No way around it, dividing up parenting time with your child’s father is a scary task. For most moms, the thought that you won’t be able to be with your child any time you like is overwhelming.
It’s especially overwhelming since July 1, since new legislation came down. I wrote a post awhile back updating everyone on all the changes to the law beginning on the 1st of July, but I’ve found that one of the things people want to talk about most are the changes to the law regarding custody.
What does the new shared custody law say?
I’ll let you read it. Virginia Code 20-124.2(B) provides that, “In determining custody, the court shall give primary consideration to the best interests of the child. The court shall consider and may award joint legal, joint physical, or sole custody, and there shall be no presumption in favor of any form of custody.”
Honestly? Even though it wasn’t written down like this, I don’t think that this is really any dramatic departure from the way the law worked before July 1, 2018. I’ve found that, in general, judges do seem to consistently consider all the different forms of custody. (After all, isn’t that what a judge SHOULD do? It’s not exactly a “one size fits all” kind of analysis!) To me, it doesn’t feel like this new code provision is anything new.
What does the new shared custody law mean?
I’m not convinced it means all that much, to be honest. If you read the words, it doesn’t say that the judge is required to consider shared custody first, or to weigh more heavily in favor of a shared custody arrangement. It just says that the judge must consider all available options, and not prefer one over the other. That means that the judge can’t favor shared custody over sole custody either, but has to give weight and consideration to any option, while taking the child’s best interests into account.
What does “best interests of the child” mean?
As far as custody is concerned, the best interests of the child factors are pretty much like the ten commandments (and, conveniently, there are also ten of these). If you’re facing a custody case, it would definitely behoove you to be aware of them and, wherever possible, to build your case in deference to them. They are as follows:
1. The age and physical and mental condition of the child, giving due consideration to the child’s changing developmental needs;
2. The age and physical and mental condition of each parent;
3. The relationship existing between each parent and each child, giving due consideration to the positive involvement with the child’s life, the ability to accurately assess and meet the emotional, intellectual and physical needs of the child;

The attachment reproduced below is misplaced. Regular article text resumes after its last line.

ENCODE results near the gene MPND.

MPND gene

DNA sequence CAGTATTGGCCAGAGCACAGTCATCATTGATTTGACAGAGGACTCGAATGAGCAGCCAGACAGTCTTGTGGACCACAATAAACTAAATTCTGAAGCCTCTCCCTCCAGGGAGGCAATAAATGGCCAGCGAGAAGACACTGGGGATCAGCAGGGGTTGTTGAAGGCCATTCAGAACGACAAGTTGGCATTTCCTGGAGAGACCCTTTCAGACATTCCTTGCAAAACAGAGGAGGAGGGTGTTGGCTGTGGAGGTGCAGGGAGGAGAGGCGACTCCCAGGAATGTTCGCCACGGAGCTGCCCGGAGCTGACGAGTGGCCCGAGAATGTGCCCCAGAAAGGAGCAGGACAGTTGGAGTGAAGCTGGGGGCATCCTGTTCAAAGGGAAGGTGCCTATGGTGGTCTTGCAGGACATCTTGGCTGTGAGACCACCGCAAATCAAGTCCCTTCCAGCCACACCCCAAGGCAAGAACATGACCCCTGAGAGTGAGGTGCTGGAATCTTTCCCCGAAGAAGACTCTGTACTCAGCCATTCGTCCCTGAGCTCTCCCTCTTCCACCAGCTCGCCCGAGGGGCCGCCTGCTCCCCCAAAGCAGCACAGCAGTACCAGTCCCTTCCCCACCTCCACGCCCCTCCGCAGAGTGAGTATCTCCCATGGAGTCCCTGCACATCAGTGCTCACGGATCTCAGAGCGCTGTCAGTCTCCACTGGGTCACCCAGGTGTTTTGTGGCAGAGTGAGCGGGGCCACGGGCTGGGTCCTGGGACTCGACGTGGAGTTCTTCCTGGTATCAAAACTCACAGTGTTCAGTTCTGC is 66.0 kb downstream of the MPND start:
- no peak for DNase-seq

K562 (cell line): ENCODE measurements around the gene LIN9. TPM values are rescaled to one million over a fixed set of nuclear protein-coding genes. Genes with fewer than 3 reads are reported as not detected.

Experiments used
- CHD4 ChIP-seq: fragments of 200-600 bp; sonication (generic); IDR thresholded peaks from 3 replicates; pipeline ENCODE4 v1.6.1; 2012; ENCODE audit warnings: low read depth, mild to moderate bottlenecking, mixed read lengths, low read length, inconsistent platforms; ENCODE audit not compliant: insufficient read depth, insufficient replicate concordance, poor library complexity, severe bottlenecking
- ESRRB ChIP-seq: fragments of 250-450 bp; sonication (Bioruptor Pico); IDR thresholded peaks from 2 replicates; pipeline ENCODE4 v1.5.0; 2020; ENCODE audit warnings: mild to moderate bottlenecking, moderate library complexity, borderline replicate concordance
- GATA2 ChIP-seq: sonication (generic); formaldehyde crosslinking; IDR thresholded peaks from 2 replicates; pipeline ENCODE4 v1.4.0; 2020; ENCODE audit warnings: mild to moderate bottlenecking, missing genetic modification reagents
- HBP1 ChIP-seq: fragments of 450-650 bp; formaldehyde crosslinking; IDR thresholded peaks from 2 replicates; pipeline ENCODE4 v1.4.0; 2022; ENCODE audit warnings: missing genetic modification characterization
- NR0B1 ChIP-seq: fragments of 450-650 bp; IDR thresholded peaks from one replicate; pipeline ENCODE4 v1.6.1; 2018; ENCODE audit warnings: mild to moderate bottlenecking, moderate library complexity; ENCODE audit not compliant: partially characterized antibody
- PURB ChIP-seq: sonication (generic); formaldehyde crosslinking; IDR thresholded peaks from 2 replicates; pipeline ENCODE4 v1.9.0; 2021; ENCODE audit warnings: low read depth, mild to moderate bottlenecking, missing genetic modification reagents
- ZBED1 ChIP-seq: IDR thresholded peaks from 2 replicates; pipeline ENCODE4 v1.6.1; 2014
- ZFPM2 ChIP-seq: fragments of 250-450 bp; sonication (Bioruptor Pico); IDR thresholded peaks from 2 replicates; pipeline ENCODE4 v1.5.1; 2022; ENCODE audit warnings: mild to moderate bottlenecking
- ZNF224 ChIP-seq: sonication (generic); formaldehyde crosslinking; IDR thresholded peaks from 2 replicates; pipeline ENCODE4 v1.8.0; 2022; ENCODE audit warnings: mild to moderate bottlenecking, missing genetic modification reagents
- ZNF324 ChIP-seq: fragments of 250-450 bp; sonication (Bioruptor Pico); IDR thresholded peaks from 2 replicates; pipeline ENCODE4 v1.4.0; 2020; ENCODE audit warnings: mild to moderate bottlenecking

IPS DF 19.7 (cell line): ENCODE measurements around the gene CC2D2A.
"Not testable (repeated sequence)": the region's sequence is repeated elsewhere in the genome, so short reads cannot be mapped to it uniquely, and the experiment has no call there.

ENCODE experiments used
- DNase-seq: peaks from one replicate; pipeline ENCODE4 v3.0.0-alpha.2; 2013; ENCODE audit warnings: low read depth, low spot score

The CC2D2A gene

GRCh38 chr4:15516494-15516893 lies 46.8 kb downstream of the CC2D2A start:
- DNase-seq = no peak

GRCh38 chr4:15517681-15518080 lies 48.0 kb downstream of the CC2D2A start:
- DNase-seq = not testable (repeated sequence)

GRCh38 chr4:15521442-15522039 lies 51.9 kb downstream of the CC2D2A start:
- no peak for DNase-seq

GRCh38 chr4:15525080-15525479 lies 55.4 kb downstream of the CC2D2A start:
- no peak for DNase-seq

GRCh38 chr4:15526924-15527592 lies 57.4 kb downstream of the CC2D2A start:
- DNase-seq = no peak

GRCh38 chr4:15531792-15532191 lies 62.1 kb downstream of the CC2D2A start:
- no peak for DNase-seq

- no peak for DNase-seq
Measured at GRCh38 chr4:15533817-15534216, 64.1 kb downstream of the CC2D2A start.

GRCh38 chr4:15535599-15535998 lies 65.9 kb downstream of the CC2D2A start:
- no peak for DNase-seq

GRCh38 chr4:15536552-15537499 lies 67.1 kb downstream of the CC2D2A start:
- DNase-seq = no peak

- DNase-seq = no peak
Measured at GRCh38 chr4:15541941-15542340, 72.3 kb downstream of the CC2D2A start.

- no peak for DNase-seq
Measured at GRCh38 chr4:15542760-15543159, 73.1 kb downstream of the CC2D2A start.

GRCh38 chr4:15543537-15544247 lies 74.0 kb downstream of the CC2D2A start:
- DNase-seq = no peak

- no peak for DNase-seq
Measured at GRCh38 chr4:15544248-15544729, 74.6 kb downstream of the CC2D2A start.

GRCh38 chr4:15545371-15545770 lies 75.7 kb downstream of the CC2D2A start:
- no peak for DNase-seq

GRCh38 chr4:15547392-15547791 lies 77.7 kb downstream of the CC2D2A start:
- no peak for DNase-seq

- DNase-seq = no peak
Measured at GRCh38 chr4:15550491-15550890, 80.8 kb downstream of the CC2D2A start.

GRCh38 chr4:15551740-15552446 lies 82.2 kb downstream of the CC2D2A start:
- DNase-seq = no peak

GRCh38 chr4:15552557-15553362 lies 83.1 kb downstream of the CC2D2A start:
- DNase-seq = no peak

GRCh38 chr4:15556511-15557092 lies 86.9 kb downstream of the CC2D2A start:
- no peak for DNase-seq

4. The needs of the child, giving due consideration to other important relationships of the child, including but not limited to siblings, peers and extended family members;
5. The role that each parent has played and will play in the future, in the upbringing and care of the child;
6. The propensity of each parent to actively support the child’s contact and relationship with the other parent, including whether a parent has unreasonably denied the other parent access to or visitation with the child;
7. The relative willingness and demonstrated ability of each parent to maintain a close and continuing relationship with the child, and the ability of each parent to cooperate in and resolve disputes regarding matters affecting the child;
8. The reasonable preference of the child, if the court deems the child to be of reasonable intelligence, understanding, age and experience to express such a preference;
9. Any history of family abuse as that term is defined in § 16.1-228 or sexual abuse. If the court finds such a history, the court may disregard the factors in subdivision 6; and
10. Such other factors as the court deems necessary and proper to the determination.
The court will expect you to build your case around them and reference them. The judge will consider them when making his decision, and the GAL will absolutely reference them when he or she makes his or her recommendation to the court as well.
Their importance really can’t be overstated, and they’ll certainly factor in as the judge weighs all the different custodial options available to him or her.
Is the new law a big win for shared custody?
I don’t think so. I don’t think it’s a big change at all. I think father’s rights groups would act like it’s a big change, or a big win, or somehow different, but my experience is that the more recent trends have been towards shared custody arrangements anyway, regardless of this new law. Shared custody isn’t a foregone conclusion, though – the facts (specifically, as it relates to the best interests of the child factors) matter, too. And the judge will consider other custody options, as appropriate, and make a determination based on the child’s best interests.
If shared custody is awarded, am I stuck?
No. There’s always the possibility for a modification if there has been a material change in circumstances – so, if shared custody doesn’t work, you can ask for something different later. And then, you’ll have more evidence and information about how to be successful in that petition.
For more information, or to schedule a consultation with one of our licensed and experienced Virginia custody attorneys, give our office a call at 757-425-5200.